"I remain steadfast: this is the best Kylesa record to date. Static Tensions picks up where Time Will Fuse Its Worth left off - two drummers weaving beats around each other, spurring on pummeling riffs. While the dual drumming usually results in a monolith of primal sound, itís used on songs to create a polyrhythmic cacophony. The guitars are tuned bowel-loosening low, but the vintage amplifiers lend them a warm, soothing tone. There are a few proggier numbers vaguely reminiscent of the bandís fellow Savannah, Georgia dwellers Baroness, although a fair bit darker. Kylesaís achievement: sludgy bottom end, psychedelic leads, heavy grooves, hardcore punk speed, and compelling vocals."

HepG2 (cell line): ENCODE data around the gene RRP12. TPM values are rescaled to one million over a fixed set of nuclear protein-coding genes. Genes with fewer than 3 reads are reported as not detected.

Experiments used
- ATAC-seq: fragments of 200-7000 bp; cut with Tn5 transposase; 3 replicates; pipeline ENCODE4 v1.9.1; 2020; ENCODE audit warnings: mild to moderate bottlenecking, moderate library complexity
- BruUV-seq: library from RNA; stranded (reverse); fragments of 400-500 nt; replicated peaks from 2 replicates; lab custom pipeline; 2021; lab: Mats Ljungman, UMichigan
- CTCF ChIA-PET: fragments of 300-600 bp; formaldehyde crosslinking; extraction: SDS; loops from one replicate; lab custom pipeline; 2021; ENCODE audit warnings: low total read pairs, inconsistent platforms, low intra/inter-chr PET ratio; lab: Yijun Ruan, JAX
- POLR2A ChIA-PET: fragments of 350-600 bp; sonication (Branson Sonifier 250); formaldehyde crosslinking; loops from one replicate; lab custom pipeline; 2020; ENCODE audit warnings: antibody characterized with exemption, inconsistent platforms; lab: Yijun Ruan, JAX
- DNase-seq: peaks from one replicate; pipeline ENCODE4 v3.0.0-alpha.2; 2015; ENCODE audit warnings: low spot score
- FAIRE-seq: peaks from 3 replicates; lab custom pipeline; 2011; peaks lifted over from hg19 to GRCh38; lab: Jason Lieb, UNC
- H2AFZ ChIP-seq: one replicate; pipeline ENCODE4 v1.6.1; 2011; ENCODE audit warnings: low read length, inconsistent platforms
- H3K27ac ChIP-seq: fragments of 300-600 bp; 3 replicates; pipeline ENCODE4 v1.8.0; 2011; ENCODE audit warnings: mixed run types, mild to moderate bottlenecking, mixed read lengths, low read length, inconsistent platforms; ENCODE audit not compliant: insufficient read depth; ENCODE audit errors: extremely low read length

"Static Tensions sees the avant sludge metallurgists concocting yet another highly individualized piece of post-metal, thicker, darker and seemingly more focused on songcraft than 2006ís Time Will Fuse Its Worth with heavy atmospherics built from aggressive riffs and savage performances. As ever, with Kylesa, itís a tale of sonic conflict. We hear guitarist/vocalist/producer Phillip Cope versus guitarist/vocalist Laura Pleasants, Cope and Pleasants then teaming up to take on drummer Carl McGinley and drummer Eric Hernandez, McGinley, and Hernandez then turning on each other, the songs doing battle with themselves (and our eardrums) and the unavoidable maturation process and willful progression engaged mano a mano with the desire to bludgeon listeners over the head with heaviness. Whether this is the record that garners Kylesa the notoriety they seem to have been trying to beat down the wall of for so long, I donít know, but it rocks."